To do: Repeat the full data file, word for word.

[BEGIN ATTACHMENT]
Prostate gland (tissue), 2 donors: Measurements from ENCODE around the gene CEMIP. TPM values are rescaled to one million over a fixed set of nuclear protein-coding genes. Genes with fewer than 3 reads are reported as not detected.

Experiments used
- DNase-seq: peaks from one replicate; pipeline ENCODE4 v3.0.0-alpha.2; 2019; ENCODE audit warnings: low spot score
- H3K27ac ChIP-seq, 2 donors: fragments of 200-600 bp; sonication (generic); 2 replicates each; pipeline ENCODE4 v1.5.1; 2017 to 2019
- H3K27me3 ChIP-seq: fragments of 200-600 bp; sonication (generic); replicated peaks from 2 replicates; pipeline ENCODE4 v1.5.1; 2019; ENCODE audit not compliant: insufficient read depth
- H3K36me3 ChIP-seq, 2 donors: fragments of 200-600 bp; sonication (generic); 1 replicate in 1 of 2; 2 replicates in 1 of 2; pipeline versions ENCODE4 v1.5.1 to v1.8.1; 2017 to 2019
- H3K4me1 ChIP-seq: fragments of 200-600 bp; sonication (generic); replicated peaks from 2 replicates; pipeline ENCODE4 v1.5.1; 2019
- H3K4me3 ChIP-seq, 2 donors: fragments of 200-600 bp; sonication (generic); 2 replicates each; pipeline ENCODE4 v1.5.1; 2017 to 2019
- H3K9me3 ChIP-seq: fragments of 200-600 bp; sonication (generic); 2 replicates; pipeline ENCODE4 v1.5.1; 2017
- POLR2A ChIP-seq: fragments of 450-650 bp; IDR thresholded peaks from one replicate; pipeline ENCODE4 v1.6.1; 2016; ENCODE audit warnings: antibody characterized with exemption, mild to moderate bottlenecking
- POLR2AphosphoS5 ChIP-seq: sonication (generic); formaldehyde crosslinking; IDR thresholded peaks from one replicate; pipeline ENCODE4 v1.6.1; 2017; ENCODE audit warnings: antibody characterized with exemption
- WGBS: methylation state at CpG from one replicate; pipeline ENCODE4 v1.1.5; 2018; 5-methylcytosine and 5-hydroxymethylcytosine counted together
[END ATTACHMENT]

Prostate gland (tissue), 2 donors: Measurements from ENCODE around the gene CEMIP. TPM values are rescaled to one million over a fixed set of nuclear protein-coding genes. Genes with fewer than 3 reads are reported as not detected.

Experiments used
- DNase-seq: peaks from one replicate; pipeline ENCODE4 v3.0.0-alpha.2; 2019; ENCODE audit warnings: low spot score
- H3K27ac ChIP-seq, 2 donors: fragments of 200-600 bp; sonication (generic); 2 replicates each; pipeline ENCODE4 v1.5.1; 2017 to 2019
- H3K27me3 ChIP-seq: fragments of 200-600 bp; sonication (generic); replicated peaks from 2 replicates; pipeline ENCODE4 v1.5.1; 2019; ENCODE audit not compliant: insufficient read depth
- H3K36me3 ChIP-seq, 2 donors: fragments of 200-600 bp; sonication (generic); 1 replicate in 1 of 2; 2 replicates in 1 of 2; pipeline versions ENCODE4 v1.5.1 to v1.8.1; 2017 to 2019
- H3K4me1 ChIP-seq: fragments of 200-600 bp; sonication (generic); replicated peaks from 2 replicates; pipeline ENCODE4 v1.5.1; 2019
- H3K4me3 ChIP-seq, 2 donors: fragments of 200-600 bp; sonication (generic); 2 replicates each; pipeline ENCODE4 v1.5.1; 2017 to 2019
- H3K9me3 ChIP-seq: fragments of 200-600 bp; sonication (generic); 2 replicates; pipeline ENCODE4 v1.5.1; 2017
- POLR2A ChIP-seq: fragments of 450-650 bp; IDR thresholded peaks from one replicate; pipeline ENCODE4 v1.6.1; 2016; ENCODE audit warnings: antibody characterized with exemption, mild to moderate bottlenecking
- POLR2AphosphoS5 ChIP-seq: sonication (generic); formaldehyde crosslinking; IDR thresholded peaks from one replicate; pipeline ENCODE4 v1.6.1; 2017; ENCODE audit warnings: antibody characterized with exemption
- WGBS: methylation state at CpG from one replicate; pipeline ENCODE4 v1.1.5; 2018; 5-methylcytosine and 5-hydroxymethylcytosine counted together